Nagarik (Eng: The Citizen) is a 1952 Bengali film by Ritwik Ghatak, one of the stalwarts of the Indian Art Cinema. Though the film was completed in 1952, it could be released only 24 years later, after Ghatak’s death. It is considered as one of the first examples of Bengali Art Cinema, preceding Satyajit Ray’s Pather Panchali.
- Satindra Bhattacharya —————— Ramu
- Probha Devi ——————————- Ramu’s mother
- Kali Banerjee —————————— Ramu’s father
- Sova Sen ———————————– Sita
- Ketaki Dutta ——————————- Uma
- Geeta Shome ——————————- Shefali
- Ajit Banerjee ——————————- Sagar
- Keshto Mukherjee ———————— Jatin
Nagarik is set in the post-partition India, in Calcutta and revolves around a middle-class family and its gradual impoverishment. Ramu is a fresh graduate looking for a job as thousands of others. He lives with his father, mother and sister in a rented house in a lower-class neighbourhood, a far cry from the big house they had before the partition. Ramu’s sister Sita is of marriageable age, however, their poverty causes them to be humiliated by the families of the prospective grooms. The only ray of happiness in Ramu’s life is his ladylove Uma, but she also lives under financial stress along with her sister Shefali and her mother. There is another poor character in the film, Jatinbabu who Ramu wants to help, but cannot and hence tries to avoid him.
Despite all his efforts, Ramu is unable to find a suitable job for himself. To meet the household expense, the family is forced to take a paying guest- Sagar. However, even with the money paid by Sagar, the family is not able to pay the rent and is insulted and evicted from the house. Sagar falls in love with Sita but is unable to propose because of his pitiful condition.
Before leaving the house, Ramu goes to Uma and tells her about his plight. She arranges for a shanty for his family in the slum. On the other side, Uma’s sister Shefali is not able to bear the life of poverty any longer and is misguided into entering the flesh trade. The last illusions of the middle-class dignity are broken when Ramu’s father dies and Sagar loses his job. Ramu appeals to Sagar to come and live with them. The end scene shows the protagonists walking away in the rain while the Internationale plays in the viewer’s minds.
Nagarik is a great piece of cinema, and perhaps the most underrated ever made in India. Ritwik Ghatak was a master of naturalism and Nagarik happens to be the prototype which culminated in his later films. In Nagarik, Ghatak however does not get carried away with naturalism, his frugality and sometimes the impatience with the naturalism of Bengali cinema is evident quite a few times during the 125 minutes of the film. Chronicling Ramu and his family’s gradual disillusionment with the middle-class rituals and a yearning to live a normal life is a basic premise that guides the narrative towards its logical end.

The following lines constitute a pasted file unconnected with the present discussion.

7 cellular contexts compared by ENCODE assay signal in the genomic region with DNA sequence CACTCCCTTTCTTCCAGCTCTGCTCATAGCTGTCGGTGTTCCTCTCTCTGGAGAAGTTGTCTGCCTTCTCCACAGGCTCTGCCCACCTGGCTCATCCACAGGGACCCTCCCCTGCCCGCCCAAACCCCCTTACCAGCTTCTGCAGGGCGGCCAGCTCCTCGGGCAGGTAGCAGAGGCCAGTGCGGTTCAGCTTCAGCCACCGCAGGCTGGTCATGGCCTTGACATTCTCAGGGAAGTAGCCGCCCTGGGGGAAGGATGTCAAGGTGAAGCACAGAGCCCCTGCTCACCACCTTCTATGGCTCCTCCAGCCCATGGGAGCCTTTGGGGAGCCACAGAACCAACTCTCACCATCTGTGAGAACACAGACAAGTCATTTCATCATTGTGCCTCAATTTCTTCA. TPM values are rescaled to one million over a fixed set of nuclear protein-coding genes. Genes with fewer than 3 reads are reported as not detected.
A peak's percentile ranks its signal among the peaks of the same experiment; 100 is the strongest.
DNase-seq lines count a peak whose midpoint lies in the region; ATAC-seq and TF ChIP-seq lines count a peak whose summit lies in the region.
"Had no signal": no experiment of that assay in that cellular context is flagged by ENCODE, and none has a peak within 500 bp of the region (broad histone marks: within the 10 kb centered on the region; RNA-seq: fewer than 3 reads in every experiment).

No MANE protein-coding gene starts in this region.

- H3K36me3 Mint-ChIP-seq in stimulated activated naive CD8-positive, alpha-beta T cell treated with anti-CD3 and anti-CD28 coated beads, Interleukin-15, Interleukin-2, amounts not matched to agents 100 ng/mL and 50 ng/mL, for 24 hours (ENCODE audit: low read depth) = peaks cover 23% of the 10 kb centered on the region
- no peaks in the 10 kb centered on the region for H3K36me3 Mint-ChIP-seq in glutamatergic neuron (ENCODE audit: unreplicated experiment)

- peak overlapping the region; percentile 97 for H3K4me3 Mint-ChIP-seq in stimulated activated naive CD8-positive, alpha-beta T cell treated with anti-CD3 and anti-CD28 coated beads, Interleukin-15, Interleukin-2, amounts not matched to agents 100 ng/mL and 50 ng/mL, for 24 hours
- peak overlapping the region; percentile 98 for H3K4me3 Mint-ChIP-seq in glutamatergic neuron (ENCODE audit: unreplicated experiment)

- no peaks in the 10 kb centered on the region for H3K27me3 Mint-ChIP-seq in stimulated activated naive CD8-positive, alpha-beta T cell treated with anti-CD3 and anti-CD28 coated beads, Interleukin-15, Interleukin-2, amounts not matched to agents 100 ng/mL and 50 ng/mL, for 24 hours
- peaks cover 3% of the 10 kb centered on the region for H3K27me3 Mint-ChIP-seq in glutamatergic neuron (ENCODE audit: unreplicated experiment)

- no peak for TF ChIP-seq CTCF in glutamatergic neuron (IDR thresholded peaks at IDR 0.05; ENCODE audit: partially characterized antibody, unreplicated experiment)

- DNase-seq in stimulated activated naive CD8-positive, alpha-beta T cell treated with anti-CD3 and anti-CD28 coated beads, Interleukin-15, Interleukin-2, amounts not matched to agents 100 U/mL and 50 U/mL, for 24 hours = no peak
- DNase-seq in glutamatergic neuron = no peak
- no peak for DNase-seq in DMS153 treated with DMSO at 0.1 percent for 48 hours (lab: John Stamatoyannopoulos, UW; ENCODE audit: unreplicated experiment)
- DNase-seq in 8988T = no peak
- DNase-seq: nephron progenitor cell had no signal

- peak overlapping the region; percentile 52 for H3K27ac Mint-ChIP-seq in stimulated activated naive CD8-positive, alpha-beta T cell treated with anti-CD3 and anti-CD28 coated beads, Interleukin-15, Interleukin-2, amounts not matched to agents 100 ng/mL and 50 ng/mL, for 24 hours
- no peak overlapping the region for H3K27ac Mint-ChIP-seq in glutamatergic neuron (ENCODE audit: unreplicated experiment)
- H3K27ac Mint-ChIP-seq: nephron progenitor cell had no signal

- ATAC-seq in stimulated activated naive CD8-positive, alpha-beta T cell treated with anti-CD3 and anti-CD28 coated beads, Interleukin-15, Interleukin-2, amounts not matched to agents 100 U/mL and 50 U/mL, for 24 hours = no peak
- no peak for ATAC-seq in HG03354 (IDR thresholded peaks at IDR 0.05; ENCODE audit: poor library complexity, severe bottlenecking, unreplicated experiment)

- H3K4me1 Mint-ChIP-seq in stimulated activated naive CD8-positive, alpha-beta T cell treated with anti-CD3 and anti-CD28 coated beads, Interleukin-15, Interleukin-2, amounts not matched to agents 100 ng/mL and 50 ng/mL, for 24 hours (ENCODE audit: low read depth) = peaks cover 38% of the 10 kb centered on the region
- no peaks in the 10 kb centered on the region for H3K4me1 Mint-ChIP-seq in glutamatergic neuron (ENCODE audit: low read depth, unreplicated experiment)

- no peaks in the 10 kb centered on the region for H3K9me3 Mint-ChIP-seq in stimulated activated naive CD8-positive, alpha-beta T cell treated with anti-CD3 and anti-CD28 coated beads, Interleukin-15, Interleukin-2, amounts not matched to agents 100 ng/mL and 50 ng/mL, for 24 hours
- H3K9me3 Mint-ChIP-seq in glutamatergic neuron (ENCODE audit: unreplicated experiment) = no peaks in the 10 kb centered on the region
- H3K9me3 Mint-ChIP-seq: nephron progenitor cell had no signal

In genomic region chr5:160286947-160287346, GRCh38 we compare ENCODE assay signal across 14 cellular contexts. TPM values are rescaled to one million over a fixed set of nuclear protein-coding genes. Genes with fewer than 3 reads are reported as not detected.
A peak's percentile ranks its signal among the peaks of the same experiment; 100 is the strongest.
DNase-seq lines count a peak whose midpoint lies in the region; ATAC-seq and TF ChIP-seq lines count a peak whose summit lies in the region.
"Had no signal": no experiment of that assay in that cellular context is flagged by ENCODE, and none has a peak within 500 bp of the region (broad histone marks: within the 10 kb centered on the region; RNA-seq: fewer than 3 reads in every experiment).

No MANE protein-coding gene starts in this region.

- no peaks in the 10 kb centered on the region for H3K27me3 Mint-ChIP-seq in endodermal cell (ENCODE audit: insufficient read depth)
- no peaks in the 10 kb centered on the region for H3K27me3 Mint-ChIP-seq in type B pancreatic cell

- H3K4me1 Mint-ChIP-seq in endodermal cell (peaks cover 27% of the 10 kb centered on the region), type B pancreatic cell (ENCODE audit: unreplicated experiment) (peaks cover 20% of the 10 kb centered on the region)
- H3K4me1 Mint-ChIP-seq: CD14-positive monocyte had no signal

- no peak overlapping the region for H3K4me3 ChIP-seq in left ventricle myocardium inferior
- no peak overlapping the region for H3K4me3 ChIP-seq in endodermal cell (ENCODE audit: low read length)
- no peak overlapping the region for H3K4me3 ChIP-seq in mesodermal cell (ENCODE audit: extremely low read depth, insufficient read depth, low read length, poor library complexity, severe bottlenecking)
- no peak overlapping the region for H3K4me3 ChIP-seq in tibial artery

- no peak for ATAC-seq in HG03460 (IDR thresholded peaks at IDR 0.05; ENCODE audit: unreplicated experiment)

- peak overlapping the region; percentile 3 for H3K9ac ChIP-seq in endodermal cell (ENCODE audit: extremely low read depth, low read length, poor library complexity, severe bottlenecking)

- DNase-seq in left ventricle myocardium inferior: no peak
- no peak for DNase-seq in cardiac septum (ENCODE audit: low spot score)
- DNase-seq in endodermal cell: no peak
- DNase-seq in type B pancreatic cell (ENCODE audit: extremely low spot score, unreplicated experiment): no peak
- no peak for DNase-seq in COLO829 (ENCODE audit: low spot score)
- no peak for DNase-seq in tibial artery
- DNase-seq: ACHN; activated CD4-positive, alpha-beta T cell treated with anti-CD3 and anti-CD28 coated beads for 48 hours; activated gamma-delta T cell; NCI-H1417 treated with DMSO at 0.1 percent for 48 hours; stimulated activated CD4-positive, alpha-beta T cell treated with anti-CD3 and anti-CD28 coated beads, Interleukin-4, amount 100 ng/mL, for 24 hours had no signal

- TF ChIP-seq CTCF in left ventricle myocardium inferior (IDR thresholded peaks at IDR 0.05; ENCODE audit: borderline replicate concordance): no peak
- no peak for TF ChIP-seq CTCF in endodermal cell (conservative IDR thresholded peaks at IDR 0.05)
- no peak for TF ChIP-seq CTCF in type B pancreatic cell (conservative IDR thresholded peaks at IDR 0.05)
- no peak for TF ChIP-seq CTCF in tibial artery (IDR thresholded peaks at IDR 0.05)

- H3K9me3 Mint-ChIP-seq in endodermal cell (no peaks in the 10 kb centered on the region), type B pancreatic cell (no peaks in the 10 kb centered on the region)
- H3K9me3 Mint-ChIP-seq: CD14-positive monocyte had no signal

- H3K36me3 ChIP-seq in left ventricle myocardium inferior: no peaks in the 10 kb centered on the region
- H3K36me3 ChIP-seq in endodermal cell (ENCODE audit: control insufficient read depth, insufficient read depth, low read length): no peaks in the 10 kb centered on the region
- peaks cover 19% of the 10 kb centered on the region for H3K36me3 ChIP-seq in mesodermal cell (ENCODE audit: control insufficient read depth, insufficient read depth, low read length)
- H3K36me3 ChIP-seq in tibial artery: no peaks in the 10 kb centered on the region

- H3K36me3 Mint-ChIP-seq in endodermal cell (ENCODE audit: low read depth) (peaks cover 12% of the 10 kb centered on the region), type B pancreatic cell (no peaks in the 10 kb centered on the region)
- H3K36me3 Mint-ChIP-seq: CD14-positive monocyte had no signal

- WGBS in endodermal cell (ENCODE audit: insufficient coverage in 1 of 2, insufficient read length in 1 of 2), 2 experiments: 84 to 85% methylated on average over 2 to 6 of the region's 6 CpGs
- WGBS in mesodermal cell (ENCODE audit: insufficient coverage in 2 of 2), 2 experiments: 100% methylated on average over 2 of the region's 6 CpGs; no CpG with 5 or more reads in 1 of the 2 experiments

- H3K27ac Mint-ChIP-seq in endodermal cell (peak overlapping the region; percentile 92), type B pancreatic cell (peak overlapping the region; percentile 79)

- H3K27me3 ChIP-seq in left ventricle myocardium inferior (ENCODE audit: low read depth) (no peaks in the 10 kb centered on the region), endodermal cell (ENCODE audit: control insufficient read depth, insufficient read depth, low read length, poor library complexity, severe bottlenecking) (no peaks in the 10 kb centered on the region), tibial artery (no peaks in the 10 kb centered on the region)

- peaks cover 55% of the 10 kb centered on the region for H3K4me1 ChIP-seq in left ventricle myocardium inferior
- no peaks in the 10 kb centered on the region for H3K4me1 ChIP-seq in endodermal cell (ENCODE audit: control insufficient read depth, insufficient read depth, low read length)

The narrator has made good use of symbolism to convey his message across. Consider the scene where the idyllic image with trees and a red country house is suddenly jarred with the sound of a machine, to show the effect of partition on Bengal, the juxtaposition of contrasting visuals and sounds has been handled in a beautiful way. Jatinbabu, with his impossible dreams, is in a way Ramu’s own alter ego, a tragedy seen from a comic angle. Ramu’s father’s myopia is not just his own, but of a whole generation which could not foresee the devastation that the partition will bring upon them. This is not the only attempt at proletarianization of the characters; Ramu in a way can be perceived not as one individual but the entire Bengali middle class which was trapped in its own web of vanity and rituals and unable to come to terms with a world which had changed. Whether Ramu remains a defeated hero, a passive victim of his circumstances or joins the working class, the director just gives some hint of the answer of it with the closing scene.
Nagarik seems to be a derivative of Ghatak’s long association with the Communists and IPTA. It is a rare film, a phoenix that has risen again from its ashes; and to anyone with a remote taste of good cinema, it is a must-watch.
Rediscovery of Nagarik
The film was never released in Ghatak’s lifetime and believed to be lost forever. However in 1976, six months after Ghatak’s death, some Bengali cinema enthusiasts set out in the search of the footage of the film and finally found one lying in the Bengal Lab in Tollygunge, Calcutta.
However, the excitement of the discovery was soon dampened by the fact that the nitrate-based negatives, lying in cans for 24 years had been damaged, seemingly beyond repair. The team did not lose hope. A group of dedicated technicians started working on a painstaking effort to restore the film; a duplicate negative was created from damaged negatives and from it, a fresh print was made. Finally, as a result of their hard work, Nagarik could reach the theatres in 1977.
- Wikipedia: Nagarik
- Digital South Asia Library: Social Scientist vol 8 no 87 (Oct 1979) “Nagarik” Ritwik Ghatak’s First Film – Malini Bhattacharya
- The Hindu: Vol 24 Iss 20 Jinxed Legacy – Partha Chatterjee
- Academia.edu: Ritwik Ghatak: A Return to the Epic – Ashish Rajadhyaksha
- Senses of Cinema: Ritwik Ghatak – Megan Carrigy
- Indian Express: A River called Ritwik – Alaka Sahani
- Strictly Film School: Ritwik Ghatak